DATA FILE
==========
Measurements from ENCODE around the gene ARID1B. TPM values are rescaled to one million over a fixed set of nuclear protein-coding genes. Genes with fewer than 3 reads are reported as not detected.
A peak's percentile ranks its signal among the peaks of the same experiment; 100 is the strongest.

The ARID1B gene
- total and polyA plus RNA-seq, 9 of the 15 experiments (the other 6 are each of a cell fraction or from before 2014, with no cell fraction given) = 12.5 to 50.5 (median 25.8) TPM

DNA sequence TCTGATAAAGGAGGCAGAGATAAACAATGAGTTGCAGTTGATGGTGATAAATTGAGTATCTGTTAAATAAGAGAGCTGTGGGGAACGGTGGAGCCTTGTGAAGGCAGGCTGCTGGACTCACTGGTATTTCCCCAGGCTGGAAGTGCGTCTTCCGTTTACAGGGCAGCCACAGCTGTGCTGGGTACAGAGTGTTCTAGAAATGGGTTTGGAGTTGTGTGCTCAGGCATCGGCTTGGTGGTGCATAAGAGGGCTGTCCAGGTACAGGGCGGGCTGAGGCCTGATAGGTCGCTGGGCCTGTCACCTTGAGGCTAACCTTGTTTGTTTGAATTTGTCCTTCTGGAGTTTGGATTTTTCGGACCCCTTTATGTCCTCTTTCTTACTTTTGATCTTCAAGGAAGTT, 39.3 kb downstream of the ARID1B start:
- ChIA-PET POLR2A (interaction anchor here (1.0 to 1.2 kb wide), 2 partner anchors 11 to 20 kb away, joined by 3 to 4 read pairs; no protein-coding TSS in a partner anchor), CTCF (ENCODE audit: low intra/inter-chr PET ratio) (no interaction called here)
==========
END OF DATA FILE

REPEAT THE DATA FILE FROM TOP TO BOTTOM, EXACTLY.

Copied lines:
Measurements from ENCODE around the gene ARID1B. TPM values are rescaled to one million over a fixed set of nuclear protein-coding genes. Genes with fewer than 3 reads are reported as not detected.
A peak's percentile ranks its signal among the peaks of the same experiment; 100 is the strongest.

The ARID1B gene
- total and polyA plus RNA-seq, 9 of the 15 experiments (the other 6 are each of a cell fraction or from before 2014, with no cell fraction given) = 12.5 to 50.5 (median 25.8) TPM

DNA sequence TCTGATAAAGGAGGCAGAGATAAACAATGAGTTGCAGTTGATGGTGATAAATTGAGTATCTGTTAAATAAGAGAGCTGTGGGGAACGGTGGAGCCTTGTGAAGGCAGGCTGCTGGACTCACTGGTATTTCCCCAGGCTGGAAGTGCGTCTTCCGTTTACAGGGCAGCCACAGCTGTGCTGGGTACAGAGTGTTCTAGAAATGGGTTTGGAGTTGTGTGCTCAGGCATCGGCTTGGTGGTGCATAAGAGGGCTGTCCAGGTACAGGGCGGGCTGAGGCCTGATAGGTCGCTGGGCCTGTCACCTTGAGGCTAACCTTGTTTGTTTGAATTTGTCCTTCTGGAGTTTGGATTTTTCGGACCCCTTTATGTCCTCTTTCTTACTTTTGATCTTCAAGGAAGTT, 39.3 kb downstream of the ARID1B start:
- ChIA-PET POLR2A (interaction anchor here (1.0 to 1.2 kb wide), 2 partner anchors 11 to 20 kb away, joined by 3 to 4 read pairs; no protein-coding TSS in a partner anchor), CTCF (ENCODE audit: low intra/inter-chr PET ratio) (no interaction called here)